Agriculture also remains an important area of work for women, particularly in developing regions. In sub-Saharan Africa and South Asia, women are less likely than men to have access to secure, good quality land or to the inputs they need to earn an income through farming.51 In Latin America, although women and men have equal legal rights to land ownership in most countries, deep-rooted cultural and institutional barriers mean that in practice women own less land than men, and the land women do own is of the poorest quality. This is apparent in land ownership ranging from women owning 8% of total landholdings in Guatemala, to 30% in Peru.52 Women also carry out unpaid agricultural work, for example contributing to subsistence farming for their families and 9 communities. Nearly a quarter of all women globally are defined by the ILO as ‘unpaid contributing family workers’.53
As well as these inequalities, women do at least twice as much unpaid care work as men – sometimes 10 times as much, often on top of their paid work. 54 This includes tasks such as cooking, cleaning and looking after children and other family members, including people who are sick or elderly.55 Gender stereotypes, which traditionally see men as ‘breadwinners’ and women as caregivers, mean that even where women are increasingly responsible for earning an income, unpaid care and domestic work still falls largely to them.
Women’s disproportionate responsibility for this work squeezes the amount of time that they have to go to school and earn a living. For many women, this inequality restricts those choices women can make to earn an income, participate in public life, and to spend on essential rest and leisure.56 In Latin America and the Caribbean, a study found that over half of women aged 20 to 24 who were not seeking employment said it was because of their unpaid care work responsibilities.57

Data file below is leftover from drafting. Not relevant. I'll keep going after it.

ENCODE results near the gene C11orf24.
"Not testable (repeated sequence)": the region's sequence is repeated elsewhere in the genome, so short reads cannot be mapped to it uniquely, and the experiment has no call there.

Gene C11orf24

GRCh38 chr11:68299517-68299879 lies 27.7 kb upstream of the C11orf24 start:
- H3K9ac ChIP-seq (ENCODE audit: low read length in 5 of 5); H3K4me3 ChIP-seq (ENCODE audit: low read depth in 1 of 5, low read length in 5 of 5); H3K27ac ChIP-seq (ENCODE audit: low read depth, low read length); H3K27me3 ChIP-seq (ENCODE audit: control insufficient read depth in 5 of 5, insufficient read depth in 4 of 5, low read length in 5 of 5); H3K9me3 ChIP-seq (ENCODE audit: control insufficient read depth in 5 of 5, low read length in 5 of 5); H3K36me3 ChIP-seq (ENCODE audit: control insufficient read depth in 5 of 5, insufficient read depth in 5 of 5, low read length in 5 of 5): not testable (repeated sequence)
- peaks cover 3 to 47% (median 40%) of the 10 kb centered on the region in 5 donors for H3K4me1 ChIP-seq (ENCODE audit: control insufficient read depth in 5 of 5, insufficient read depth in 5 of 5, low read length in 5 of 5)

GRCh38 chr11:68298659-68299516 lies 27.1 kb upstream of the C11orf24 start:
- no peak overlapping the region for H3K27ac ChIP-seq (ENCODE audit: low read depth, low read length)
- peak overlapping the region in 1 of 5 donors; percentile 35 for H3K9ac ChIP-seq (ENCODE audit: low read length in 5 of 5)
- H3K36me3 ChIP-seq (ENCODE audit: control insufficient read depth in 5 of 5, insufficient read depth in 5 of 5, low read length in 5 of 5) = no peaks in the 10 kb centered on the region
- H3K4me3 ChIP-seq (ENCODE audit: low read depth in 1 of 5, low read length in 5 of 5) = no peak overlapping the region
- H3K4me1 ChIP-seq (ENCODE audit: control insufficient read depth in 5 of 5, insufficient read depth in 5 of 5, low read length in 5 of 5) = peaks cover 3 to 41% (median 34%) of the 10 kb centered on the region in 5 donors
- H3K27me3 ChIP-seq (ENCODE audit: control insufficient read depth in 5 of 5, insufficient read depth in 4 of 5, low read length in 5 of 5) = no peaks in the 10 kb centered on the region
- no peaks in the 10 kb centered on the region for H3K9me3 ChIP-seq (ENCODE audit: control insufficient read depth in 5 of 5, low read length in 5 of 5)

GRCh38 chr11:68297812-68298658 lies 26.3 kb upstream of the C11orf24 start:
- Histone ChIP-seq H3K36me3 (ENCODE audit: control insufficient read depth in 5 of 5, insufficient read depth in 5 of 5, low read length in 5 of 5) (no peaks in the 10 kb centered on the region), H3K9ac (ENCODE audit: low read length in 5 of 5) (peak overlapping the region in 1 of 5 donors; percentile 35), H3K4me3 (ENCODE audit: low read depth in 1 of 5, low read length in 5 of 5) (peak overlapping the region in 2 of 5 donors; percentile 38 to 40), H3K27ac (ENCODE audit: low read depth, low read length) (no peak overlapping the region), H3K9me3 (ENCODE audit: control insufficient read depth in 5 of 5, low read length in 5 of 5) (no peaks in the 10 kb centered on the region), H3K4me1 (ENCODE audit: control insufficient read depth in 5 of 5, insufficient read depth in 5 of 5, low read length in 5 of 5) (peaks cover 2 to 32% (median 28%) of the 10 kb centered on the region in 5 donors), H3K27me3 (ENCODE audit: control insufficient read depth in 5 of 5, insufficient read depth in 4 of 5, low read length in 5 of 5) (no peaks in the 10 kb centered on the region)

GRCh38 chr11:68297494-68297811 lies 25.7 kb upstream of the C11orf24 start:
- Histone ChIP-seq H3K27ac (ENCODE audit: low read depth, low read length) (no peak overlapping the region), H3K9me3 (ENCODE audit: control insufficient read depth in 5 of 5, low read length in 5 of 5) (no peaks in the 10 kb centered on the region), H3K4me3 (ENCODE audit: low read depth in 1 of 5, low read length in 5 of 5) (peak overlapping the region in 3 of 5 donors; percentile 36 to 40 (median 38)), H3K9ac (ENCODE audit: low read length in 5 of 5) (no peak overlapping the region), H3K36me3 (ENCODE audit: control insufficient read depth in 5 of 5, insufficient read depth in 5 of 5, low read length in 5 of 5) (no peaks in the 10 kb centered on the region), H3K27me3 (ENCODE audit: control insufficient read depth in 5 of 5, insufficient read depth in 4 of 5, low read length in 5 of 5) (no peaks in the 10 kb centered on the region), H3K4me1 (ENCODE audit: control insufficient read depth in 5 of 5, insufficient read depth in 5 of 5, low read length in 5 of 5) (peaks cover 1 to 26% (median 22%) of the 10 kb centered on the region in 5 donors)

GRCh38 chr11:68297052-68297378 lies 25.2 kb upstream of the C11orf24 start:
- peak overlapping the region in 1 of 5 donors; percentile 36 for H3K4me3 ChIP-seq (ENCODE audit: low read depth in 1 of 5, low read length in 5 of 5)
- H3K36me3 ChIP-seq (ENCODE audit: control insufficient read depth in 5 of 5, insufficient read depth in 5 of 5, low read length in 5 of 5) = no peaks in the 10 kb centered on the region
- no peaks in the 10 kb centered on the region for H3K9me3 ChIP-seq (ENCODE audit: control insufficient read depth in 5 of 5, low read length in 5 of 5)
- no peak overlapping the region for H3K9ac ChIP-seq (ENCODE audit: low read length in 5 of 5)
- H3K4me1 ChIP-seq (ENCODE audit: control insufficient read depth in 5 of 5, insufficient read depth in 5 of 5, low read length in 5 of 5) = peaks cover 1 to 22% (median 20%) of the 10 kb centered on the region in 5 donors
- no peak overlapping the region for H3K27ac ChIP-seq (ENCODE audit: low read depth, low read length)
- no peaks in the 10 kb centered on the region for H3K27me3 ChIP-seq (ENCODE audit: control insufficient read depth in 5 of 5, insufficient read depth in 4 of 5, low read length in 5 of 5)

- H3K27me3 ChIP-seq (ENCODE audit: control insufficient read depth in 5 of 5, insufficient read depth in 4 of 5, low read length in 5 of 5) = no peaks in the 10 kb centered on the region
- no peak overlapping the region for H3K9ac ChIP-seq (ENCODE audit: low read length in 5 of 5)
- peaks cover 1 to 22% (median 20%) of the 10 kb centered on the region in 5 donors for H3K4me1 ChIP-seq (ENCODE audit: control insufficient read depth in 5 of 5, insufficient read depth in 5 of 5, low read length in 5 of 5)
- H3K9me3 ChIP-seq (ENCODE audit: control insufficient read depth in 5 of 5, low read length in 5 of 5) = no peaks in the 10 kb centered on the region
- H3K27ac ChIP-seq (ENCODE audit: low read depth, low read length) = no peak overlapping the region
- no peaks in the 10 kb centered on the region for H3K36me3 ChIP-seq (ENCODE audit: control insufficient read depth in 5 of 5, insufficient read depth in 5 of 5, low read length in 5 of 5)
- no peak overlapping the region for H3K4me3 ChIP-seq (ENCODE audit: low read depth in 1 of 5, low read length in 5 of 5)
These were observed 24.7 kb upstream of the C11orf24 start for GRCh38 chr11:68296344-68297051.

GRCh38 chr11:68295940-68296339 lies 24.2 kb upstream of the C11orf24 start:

Inequality in responsibility for unpaid care work means that on average, women work longer days than men when paid and unpaid work is counted together.58 This inequality accumulates, resulting in the fact that globally, a young woman today will work on average the equivalent of four extra years over her lifetime than a man – an extra month of work for every year of a woman’s life.59
The fact that this work is seen as ‘women’s work’ explains why it is not valued by society, despite it oiling the wheels of our economies. 60 This work is worth $10 trillion to the global economy each year,61 equivalent to over an eighth of the world’s entire GDP, and more than the GDPs of India, Japan and Brazil combined.62 When care work is professionalized, it tends to be poorly paid and insecure. Over 80 % of the world’s domestic workers are women, many of them migrant workers, and they face high risks of exploitation and a lack of decent work.63
Women’s inequality in the economy is influenced by a number of factors that have always been present in all economies: a lack of equality under the law and in regulation and a failure of economic theory to count or value women’s work. Both of these are driven by harmful social norms which devalue women’s work and constrain their choices. Our economies exploit these social norms and unfair laws, and our economic theory fails to recognize this.